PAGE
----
Qureshi indicates India changed mind on meeting in New York

Pakistan Foreign Minister Shah Mahmood Qureshi appeared to suggest that India had changed its mind on the meeting though he was willing to meet "anywhere, anythime".

New York: Amid talk over why the Indo-Pak
bilateral did not work out on sidelines on the UNGA, Pakistan
Foreign Minister Shah Mahmood Qureshi appeared to suggest that
India had changed its mind on the meeting though he was
willing to meet "anywhere, anythime".

"I have said that I was willing to meet them anywhere,
anytime," he told journalists last evening before leaving for
Washington, but did not explicitly blame New Delhi.

"I have told them that I am willing to come wherever
they want me to come," he said, asking the questioning
journalists to find out the reason.

Qureshi further said that he had even invited External
Affairs Minister S M Krishna to tea at the Roosevelt hotel
where he was staying.

"If you have problems coming to Roosevelt, I will come
to you," he said, noting that India had first expressed
interest in talking to Pakistan.

"So why isn`t this happening... it is for you
(reporters) to find out... there was no lack of interest on
our part," he said.

A bilateral meeting between the two ministers was
widely anticipated on the sidelines of the opening session of
the General Assembly, which the two ministers have been
attending since last week.

While no specific date had been confirmed, diplomats
from both sides had indicated that such a meeting was being

However, Krishna yesterday gave a clear indication
that such talks would not be possible during this trip.
"Well it is not on the cards," he told the media,
after delivering a speech at the Asia Society.

During the speech, Krishna blasted Qureshi for raising
the issue of Kashmir at various public forums during the
course of his stay, including the annual debate at the General

He also suggested that by raising the pitch on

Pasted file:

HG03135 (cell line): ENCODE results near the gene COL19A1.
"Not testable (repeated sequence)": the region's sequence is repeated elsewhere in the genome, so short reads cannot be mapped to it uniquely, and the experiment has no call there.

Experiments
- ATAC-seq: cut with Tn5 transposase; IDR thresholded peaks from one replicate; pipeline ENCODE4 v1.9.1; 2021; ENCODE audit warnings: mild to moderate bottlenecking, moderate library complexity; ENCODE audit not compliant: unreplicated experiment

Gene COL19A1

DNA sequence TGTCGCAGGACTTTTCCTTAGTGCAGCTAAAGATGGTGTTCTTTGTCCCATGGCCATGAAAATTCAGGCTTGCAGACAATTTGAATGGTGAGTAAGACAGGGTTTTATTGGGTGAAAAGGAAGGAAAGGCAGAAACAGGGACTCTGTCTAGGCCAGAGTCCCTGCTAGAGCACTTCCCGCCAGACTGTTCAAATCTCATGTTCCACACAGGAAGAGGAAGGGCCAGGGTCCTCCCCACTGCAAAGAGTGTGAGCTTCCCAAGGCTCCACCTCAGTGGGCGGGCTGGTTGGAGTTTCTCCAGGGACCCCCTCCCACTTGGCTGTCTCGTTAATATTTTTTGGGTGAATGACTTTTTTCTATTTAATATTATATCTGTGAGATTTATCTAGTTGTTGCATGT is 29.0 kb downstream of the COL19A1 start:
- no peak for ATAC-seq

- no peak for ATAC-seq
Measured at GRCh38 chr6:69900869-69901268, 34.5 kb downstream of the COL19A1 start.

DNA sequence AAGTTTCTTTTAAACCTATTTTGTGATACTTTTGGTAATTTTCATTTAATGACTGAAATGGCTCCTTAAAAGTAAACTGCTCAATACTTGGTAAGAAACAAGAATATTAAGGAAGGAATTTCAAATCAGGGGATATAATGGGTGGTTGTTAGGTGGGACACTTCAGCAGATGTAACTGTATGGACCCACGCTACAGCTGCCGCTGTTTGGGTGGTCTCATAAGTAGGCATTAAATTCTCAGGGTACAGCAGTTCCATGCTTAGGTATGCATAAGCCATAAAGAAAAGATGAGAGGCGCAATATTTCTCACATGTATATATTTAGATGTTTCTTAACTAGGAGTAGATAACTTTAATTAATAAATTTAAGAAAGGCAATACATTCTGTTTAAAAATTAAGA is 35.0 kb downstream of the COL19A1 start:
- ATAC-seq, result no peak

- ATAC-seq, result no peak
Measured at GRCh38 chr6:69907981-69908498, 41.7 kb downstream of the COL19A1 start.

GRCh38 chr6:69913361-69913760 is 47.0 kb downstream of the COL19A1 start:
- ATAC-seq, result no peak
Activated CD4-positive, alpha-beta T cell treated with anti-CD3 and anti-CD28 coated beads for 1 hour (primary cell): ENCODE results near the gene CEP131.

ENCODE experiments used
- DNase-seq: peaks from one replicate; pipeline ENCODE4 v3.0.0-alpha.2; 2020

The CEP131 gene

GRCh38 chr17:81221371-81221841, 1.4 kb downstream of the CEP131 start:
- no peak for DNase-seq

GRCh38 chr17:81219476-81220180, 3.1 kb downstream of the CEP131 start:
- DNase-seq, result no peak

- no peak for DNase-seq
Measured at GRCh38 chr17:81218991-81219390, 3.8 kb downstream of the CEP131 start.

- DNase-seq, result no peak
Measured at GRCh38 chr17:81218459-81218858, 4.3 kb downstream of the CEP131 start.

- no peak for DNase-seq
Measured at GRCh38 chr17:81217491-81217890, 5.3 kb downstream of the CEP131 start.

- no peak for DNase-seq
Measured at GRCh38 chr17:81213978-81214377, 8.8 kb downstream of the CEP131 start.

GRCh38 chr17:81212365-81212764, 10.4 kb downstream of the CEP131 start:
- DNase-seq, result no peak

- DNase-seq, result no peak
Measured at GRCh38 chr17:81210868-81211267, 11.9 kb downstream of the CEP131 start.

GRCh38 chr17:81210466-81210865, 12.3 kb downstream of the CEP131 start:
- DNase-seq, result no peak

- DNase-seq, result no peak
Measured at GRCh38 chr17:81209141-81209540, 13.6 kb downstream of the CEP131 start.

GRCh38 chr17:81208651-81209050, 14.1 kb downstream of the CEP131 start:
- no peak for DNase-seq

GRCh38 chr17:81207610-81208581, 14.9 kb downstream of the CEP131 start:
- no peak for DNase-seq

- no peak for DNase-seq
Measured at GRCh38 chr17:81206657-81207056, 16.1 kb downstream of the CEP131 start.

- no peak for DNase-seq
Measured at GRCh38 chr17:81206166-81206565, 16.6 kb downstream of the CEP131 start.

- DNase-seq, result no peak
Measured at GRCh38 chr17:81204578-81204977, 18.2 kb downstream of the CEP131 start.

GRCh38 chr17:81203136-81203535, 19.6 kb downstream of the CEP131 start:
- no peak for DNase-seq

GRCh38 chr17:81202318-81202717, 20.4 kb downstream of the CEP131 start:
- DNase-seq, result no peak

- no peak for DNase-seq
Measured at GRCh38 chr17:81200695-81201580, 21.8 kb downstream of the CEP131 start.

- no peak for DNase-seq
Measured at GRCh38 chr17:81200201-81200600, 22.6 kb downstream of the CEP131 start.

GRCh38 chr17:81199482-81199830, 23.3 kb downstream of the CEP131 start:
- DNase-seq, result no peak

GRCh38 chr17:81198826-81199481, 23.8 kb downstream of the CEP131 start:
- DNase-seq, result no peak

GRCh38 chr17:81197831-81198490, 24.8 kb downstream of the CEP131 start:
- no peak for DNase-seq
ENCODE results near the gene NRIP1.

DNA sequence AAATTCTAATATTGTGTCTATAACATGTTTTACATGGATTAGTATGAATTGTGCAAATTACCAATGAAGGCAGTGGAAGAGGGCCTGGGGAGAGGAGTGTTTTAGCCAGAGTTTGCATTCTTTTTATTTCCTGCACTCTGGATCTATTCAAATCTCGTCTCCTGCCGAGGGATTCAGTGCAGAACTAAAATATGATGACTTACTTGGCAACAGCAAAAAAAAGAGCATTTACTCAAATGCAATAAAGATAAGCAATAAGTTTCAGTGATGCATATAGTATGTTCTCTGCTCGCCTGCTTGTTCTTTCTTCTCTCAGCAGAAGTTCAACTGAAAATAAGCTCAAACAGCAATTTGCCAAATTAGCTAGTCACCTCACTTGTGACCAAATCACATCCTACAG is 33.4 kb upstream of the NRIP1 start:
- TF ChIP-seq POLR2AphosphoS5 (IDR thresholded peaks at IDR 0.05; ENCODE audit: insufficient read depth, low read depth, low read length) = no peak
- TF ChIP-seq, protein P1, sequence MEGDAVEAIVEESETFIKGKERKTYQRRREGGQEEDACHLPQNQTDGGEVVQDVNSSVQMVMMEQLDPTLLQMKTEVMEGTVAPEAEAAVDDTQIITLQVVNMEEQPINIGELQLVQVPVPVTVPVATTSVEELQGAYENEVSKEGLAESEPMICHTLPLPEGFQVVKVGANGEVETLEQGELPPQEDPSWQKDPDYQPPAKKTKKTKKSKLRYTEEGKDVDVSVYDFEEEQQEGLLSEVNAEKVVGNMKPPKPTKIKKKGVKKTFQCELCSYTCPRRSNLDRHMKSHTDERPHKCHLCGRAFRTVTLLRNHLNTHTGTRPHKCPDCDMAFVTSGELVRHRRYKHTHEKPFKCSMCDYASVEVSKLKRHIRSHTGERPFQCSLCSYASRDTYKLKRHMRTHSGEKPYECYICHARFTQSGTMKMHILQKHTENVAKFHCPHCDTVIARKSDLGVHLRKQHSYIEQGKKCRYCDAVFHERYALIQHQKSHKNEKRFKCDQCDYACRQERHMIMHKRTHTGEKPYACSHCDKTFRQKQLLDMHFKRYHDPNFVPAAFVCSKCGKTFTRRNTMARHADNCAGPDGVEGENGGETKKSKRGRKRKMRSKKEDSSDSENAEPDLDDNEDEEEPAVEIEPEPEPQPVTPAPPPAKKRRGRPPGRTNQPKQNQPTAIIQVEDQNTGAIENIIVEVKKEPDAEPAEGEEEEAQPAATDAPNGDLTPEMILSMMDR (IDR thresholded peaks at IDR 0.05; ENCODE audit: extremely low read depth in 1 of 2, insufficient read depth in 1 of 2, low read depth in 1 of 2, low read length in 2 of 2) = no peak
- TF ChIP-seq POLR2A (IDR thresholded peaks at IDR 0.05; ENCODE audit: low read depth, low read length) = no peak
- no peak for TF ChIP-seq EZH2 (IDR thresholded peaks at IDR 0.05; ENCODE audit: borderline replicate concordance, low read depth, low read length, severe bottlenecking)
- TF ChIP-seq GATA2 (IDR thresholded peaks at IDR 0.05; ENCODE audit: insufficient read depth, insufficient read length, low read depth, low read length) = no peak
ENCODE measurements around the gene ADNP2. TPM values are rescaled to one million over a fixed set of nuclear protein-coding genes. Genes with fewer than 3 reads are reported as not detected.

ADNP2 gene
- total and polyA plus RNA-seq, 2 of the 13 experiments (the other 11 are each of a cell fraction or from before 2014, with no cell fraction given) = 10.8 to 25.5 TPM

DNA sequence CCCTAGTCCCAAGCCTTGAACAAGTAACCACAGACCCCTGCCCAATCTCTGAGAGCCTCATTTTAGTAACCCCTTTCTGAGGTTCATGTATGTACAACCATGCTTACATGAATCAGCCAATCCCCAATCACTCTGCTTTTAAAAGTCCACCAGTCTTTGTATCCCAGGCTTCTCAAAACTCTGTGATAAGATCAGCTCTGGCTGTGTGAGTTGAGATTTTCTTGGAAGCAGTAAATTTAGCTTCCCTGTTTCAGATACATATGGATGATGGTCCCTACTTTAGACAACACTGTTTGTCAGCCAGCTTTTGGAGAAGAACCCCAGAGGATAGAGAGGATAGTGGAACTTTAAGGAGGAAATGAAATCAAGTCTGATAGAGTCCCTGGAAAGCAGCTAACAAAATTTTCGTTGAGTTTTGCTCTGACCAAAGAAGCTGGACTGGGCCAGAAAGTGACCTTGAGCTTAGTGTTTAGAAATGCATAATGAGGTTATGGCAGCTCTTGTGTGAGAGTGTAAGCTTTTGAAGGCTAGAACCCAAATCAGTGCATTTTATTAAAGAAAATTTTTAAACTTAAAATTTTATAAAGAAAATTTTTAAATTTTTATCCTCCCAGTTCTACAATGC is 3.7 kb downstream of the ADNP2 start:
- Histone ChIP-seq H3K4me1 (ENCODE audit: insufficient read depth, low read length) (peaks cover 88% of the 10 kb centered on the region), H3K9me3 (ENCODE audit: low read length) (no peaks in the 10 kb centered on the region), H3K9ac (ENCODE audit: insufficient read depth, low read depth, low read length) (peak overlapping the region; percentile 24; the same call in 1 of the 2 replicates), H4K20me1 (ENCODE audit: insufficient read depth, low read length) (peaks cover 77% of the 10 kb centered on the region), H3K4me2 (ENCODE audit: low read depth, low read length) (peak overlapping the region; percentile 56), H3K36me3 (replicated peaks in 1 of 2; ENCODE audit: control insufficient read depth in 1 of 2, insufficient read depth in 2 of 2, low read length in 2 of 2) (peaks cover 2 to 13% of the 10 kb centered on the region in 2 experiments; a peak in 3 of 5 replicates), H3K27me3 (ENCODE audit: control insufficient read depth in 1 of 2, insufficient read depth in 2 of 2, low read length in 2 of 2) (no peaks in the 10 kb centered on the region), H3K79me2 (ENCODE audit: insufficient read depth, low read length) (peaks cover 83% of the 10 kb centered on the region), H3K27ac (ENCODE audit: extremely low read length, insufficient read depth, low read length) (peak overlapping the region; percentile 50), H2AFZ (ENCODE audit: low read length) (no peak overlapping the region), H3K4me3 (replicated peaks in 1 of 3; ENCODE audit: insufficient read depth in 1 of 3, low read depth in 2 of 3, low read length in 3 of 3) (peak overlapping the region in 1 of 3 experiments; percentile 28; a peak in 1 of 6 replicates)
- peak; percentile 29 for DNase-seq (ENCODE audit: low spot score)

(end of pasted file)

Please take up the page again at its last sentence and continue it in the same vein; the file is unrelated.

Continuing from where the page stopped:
Kashmir, Pakistan was trying to deflect attention away from
the problems in its own backyard, and said the remarks were
"unsolicited and untenable".

"It is with a sense of genuine disappointment that I
react to the unacceptable references to the Indian state of
Jammu and Kashmir made by Foreign Minister Qureshi in his
address at the UN," Krishna said.

Speaking at the UN, Qureshi had raised the issue of
the "right to self-determination of the Kashmiri people" and a
"plebiscite under the UN auspices".

Qureshi responded to Krishna`s remarks by insisting
that both nations had their set of problems but this did not
preclude Islamabad from voicing their concerns about Kashmir,
which was recognised as an international dispute.

"Pakistan has its own problems, India has its own
problems... I have not brought the Kashmir issue into
limelight-- the people of Kashmir have," he said.

Despite talks in New York not working out, both
ministers have expressed optimism about Qureshi`s visit to New
Delhi, which will pick up the threads from Krishna`s last
visit to Islamabad.

"I have said in my speech that I have invited Foreign
Minister Qureshi to come to India and he has very graciously
accepted my invitation," Krishna said.

"I am looking forward to his visit to India so that we
can take up from where he left in Islamabad".

However, Qureshi noted that Pakistan wanted all issues
to be discussed during talks, which he said differed from
India`s approach of "graduated" talks that would focus on
Mumbai attacks and terrorism and then explore other issues
like Kashmir.

The Indian side has spoken in favour of a graduated
approach but at the same time indicated that "all outstanding
issues" including Kashmir will be discussed during talks.

"We thought that a step by step approach, a graduated
approach was the one which would take us all to agreement on
the core issues but unfortunately that has not happened,"
Krishna said.

Both ministers have hailed their previous talks in
Islamabad as productive.

Krishna, however, noted that after the Islamabad talks
India wanted to go public with some of the humanitarian issues
on which some progress had been made but Islamabad was not

"But Qureshi felt that some of the core issues will
have to be discussed and then resolved... as you know these
core issues cannot be discussed in five hours," the minister
said, noting that India`s suggestion -- made with the best of
intention and not to score points over Pakistan was
eventually shelved leaving most people to think that the talks
had failed.